WOMEN ENGAGEMENT IN EXTRACTIVES BENEFITS FAMILY, COMMUNITY AND THE COUNTRY
KAMPALA, 21 JULY, 2015: Global Rights Alert (GRA) will for the next two days; the 21st & 22nd of July 2015 bring together experts and participants in the oil, gas and mining industry to discuss the role of women in sustainable exploitation and development in Uganda. The convention brings together policy makers, the business community, environmental actors, legal professionals, human rights activists and host communities involved in oil, gas and mining in Africa.
While the discovery of oil and other mineral resources promises benefits for Uganda such as better infrastructure, education, health and better income per capita, women are continuously left at the tail end of the mining resource benefits. They (women) are increasingly left out of better employment in the extractives industry, left on the fringes to pick up gold crumbs as small scale artisan miners, tea sellers in oil mining fields while others are exploited as sex workers.
“Governments often assume that men and women will be equally and similarly impacted by EI. However there are clear cut variations to this with women more vulnerable to the risks that come with these developing industries. If these are overlooked, the implications of this industry will continue to discriminate against women with heavy repercussions for families and communities”, Winfred Ngabiirwe- Executive Director Global Rights Alert.
Women working in Uganda’s oil sector constitute just 9.4% of the total labour unit. A lot of the women (especially in the rural areas) lack basic education, training and opportunities to fully participate in the sector and to improve their economic and social lives. Yet even the available scholarships and/ or other opportunities to improve skills are going mainly to their male counterparts who fill up not only the labour intensive jobs but also the administrative jobs.
Research by the World Bank shows that women who are in a position to fend for themselves spend at least 80 percent of their contribution towards creating a better future for themselves, their children, and the community. Without access to education, to health care, to financial resources, women cannot assure their own development, nor contribute to the development of their families and communities.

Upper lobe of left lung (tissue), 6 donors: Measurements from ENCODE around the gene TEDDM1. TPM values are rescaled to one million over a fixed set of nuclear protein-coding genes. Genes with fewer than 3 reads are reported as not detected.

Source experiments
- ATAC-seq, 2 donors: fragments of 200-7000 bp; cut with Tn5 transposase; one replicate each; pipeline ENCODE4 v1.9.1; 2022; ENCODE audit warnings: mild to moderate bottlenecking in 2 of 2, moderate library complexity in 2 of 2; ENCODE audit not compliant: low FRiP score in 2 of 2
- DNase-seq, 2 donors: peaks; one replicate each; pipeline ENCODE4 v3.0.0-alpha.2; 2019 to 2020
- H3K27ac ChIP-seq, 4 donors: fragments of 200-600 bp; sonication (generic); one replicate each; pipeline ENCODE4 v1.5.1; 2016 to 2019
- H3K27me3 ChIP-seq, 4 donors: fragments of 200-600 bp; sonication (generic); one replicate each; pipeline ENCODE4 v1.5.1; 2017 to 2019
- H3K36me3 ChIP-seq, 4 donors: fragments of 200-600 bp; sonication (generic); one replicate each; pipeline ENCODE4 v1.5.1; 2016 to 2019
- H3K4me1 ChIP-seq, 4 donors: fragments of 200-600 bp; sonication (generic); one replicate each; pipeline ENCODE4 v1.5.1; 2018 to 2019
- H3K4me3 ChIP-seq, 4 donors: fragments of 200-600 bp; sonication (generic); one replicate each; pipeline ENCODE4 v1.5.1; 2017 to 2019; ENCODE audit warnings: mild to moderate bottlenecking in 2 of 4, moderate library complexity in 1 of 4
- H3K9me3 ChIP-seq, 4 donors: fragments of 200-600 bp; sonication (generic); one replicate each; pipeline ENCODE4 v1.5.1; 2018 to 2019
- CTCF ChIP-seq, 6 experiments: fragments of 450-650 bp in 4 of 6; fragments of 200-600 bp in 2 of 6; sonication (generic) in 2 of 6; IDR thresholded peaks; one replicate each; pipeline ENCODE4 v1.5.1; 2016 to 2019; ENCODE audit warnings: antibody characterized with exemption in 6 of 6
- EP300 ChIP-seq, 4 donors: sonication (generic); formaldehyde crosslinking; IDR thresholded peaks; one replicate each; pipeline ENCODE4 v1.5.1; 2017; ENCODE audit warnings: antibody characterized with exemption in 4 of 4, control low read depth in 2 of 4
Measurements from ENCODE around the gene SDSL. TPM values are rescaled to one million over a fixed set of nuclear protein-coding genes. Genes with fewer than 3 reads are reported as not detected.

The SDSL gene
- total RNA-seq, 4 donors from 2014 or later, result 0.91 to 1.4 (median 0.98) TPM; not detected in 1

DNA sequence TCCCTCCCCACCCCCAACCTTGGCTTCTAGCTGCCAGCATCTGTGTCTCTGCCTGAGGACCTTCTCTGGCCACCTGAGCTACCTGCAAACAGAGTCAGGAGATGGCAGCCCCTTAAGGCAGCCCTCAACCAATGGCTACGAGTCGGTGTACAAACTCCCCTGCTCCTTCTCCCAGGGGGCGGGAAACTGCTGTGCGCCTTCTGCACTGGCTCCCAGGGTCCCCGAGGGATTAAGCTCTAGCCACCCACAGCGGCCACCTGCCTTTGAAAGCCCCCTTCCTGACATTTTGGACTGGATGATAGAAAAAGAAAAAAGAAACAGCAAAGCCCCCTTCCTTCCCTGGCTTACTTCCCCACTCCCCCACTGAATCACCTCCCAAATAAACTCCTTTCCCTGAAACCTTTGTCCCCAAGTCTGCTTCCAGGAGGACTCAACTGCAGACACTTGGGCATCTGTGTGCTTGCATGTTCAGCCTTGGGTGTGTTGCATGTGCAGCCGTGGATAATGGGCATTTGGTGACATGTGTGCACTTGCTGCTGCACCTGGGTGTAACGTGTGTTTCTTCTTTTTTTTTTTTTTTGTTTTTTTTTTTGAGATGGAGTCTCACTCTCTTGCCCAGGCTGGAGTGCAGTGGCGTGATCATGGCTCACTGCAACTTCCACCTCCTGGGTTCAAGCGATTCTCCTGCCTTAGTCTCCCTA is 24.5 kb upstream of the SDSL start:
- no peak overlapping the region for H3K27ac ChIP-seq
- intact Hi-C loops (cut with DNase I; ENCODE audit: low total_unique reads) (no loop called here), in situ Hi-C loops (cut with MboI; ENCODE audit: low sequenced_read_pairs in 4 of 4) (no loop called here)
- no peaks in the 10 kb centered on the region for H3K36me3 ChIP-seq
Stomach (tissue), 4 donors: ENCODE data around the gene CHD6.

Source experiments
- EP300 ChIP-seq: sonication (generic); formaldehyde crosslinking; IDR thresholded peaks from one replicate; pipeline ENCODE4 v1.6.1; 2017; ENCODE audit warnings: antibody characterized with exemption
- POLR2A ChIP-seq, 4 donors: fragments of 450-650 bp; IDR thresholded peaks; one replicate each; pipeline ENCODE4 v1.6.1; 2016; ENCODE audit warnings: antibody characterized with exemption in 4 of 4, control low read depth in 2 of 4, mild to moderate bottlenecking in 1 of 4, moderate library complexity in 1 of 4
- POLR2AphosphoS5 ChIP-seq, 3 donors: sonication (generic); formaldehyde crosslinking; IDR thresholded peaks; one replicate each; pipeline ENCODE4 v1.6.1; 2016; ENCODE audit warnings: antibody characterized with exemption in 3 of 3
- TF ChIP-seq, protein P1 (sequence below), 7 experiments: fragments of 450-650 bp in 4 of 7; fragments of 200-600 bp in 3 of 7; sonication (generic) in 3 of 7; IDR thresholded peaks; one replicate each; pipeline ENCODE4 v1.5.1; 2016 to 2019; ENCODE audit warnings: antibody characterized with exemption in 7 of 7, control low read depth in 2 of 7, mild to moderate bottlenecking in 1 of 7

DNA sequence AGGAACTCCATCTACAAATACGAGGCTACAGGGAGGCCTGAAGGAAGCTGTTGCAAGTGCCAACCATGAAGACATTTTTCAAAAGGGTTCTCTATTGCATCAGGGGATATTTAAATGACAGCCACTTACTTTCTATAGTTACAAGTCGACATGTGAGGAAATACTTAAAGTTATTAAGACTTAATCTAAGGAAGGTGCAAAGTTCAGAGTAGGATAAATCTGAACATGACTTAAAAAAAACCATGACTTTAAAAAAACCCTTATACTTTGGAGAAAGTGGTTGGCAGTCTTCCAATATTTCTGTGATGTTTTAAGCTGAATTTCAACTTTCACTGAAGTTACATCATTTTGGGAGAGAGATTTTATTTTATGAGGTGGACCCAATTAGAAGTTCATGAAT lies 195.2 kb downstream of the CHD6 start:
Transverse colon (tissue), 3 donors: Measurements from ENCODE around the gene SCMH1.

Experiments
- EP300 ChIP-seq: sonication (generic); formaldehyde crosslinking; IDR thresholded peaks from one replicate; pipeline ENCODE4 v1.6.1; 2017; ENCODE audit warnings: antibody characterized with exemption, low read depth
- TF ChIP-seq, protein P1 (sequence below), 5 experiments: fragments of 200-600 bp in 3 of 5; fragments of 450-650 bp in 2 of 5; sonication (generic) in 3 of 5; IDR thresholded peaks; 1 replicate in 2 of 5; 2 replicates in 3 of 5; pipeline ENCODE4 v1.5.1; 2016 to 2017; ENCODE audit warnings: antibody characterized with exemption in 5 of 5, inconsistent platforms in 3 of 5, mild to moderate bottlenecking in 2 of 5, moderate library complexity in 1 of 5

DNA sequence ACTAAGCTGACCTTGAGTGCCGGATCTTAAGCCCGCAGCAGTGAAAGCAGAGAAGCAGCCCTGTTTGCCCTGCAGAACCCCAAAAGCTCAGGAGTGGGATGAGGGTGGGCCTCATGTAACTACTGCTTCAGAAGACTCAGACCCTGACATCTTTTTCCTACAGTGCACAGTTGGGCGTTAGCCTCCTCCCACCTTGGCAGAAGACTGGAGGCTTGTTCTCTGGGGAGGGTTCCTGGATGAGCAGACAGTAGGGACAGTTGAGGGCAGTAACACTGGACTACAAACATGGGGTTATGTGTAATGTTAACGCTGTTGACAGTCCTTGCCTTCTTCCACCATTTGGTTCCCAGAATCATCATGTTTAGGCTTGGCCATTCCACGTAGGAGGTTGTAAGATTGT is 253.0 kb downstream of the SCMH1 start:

It against this background that GRA has brought together all stake holders on the same round table to forge a way forward on how government can ensure that women are included in the mining sector.
At the end of the convention, GRA seeks to emphasise the importance of adding to the number of women in higher level jobs. Adding onto a list of remarkable women like Proscovia Nabbanja, a Senior Geologist at Petroleum Exploration and Production Department and Pauline Irene Batebe a Petroleum Refining Officer. These should not be an exemption to the rule; more women can and should be managing the mining sector.
The convention will also act as a platform for such women to come out and speak out about their contributions to the industry; showcase their talent. It is our hope that government will formulate and strengthen frameworks that will not only seek to empower and engage women in the mining sector but protect them from exploitation.
Global Rights Alert is a human rights- civil society organization based in Kampala. Formed in 2008, (GRA) has grown to become one of the leading organizations in Natural Resource governance in Uganda. At GRA, we believe that Access to Information, Participation and Justice are basic foundations of democracies all over the world.
We believe that enjoyment of these rights is key to creating a transparent and accountable Extractives industry that will contribute to sustainable development.
Find out more about GRA’s gender & Extractives initiatives here
For more information contact:
Flavia Nalubega, Communications Officer, GLOBAL RIGHTS ALERT
TEL. +256 414 531 661 EMAIL: email@example.com;www.globalrightsalert.org